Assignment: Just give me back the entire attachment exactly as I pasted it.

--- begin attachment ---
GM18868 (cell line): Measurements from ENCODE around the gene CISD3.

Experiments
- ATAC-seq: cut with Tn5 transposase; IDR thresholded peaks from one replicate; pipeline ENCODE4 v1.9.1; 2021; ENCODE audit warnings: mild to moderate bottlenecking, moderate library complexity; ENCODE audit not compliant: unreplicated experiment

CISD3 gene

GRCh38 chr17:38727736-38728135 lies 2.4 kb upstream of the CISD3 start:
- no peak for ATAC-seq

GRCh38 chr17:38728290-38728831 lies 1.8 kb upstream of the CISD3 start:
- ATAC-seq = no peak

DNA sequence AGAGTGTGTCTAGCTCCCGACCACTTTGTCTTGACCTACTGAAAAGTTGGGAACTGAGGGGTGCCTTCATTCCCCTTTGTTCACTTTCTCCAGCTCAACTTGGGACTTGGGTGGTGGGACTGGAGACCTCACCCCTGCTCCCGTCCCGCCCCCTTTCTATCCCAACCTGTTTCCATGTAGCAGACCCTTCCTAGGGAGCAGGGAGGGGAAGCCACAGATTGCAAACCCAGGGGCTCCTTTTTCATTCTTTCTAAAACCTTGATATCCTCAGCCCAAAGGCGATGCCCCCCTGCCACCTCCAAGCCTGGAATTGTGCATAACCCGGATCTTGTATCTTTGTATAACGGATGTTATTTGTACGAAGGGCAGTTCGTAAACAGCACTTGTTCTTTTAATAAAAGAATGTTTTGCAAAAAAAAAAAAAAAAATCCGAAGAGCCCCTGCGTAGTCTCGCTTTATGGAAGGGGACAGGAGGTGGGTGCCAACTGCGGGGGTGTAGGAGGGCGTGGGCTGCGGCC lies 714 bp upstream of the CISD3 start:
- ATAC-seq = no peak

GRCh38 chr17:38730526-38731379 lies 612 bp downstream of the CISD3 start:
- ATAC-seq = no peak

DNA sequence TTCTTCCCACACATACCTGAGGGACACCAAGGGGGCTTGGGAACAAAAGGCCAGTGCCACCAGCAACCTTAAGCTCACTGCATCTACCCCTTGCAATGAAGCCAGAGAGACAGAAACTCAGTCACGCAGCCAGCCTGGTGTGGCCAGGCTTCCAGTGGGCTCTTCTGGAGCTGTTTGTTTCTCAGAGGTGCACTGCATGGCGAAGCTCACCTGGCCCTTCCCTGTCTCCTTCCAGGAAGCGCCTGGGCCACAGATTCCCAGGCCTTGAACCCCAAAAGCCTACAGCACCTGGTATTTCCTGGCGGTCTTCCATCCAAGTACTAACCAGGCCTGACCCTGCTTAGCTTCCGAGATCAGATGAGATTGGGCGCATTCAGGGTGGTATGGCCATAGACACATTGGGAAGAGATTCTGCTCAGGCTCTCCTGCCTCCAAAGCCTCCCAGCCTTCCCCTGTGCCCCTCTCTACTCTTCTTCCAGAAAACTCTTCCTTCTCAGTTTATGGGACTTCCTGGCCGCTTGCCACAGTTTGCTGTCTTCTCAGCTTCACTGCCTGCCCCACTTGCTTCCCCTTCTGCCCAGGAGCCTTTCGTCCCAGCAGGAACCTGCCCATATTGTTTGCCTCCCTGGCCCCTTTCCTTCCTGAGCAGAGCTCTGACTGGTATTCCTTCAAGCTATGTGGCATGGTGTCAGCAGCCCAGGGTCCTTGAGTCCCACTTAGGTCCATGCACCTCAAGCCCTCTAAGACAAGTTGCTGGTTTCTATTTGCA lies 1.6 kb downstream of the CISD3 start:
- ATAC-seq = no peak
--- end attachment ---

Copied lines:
GM18868 (cell line): Measurements from ENCODE around the gene CISD3.

Experiments
- ATAC-seq: cut with Tn5 transposase; IDR thresholded peaks from one replicate; pipeline ENCODE4 v1.9.1; 2021; ENCODE audit warnings: mild to moderate bottlenecking, moderate library complexity; ENCODE audit not compliant: unreplicated experiment

CISD3 gene

GRCh38 chr17:38727736-38728135 lies 2.4 kb upstream of the CISD3 start:
- no peak for ATAC-seq

GRCh38 chr17:38728290-38728831 lies 1.8 kb upstream of the CISD3 start:
- ATAC-seq = no peak

DNA sequence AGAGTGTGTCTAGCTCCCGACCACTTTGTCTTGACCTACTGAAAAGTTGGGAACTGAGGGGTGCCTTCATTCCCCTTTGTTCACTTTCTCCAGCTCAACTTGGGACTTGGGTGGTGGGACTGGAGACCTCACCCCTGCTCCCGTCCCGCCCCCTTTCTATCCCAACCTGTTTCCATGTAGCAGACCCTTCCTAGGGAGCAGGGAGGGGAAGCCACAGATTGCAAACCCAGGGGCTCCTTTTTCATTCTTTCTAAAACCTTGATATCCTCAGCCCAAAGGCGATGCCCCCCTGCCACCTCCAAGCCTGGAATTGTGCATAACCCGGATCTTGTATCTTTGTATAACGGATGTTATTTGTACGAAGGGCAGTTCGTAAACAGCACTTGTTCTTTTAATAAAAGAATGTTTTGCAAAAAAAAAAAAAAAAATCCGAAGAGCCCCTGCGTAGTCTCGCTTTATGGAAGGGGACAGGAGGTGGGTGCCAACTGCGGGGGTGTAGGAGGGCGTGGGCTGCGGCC lies 714 bp upstream of the CISD3 start:
- ATAC-seq = no peak

GRCh38 chr17:38730526-38731379 lies 612 bp downstream of the CISD3 start:
- ATAC-seq = no peak

DNA sequence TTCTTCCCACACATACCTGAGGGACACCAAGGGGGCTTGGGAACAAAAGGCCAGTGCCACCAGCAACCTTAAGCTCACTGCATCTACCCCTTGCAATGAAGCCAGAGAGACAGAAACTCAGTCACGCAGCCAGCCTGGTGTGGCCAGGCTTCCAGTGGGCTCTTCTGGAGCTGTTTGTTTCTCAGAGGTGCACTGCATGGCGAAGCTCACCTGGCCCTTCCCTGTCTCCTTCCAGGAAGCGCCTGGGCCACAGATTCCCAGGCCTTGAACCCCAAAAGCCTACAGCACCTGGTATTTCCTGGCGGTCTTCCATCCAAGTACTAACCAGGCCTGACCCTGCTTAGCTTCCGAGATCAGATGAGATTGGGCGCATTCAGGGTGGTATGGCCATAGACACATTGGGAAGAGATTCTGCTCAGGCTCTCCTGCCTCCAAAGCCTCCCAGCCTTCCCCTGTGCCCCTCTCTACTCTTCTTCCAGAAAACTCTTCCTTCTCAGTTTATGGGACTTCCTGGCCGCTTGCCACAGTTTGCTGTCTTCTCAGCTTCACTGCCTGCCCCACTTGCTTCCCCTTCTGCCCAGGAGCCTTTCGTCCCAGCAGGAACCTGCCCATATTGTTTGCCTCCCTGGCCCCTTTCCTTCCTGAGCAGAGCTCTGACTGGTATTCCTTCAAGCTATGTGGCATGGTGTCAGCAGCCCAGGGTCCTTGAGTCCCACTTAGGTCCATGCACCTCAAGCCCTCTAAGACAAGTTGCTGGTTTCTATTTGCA lies 1.6 kb downstream of the CISD3 start:
- ATAC-seq = no peak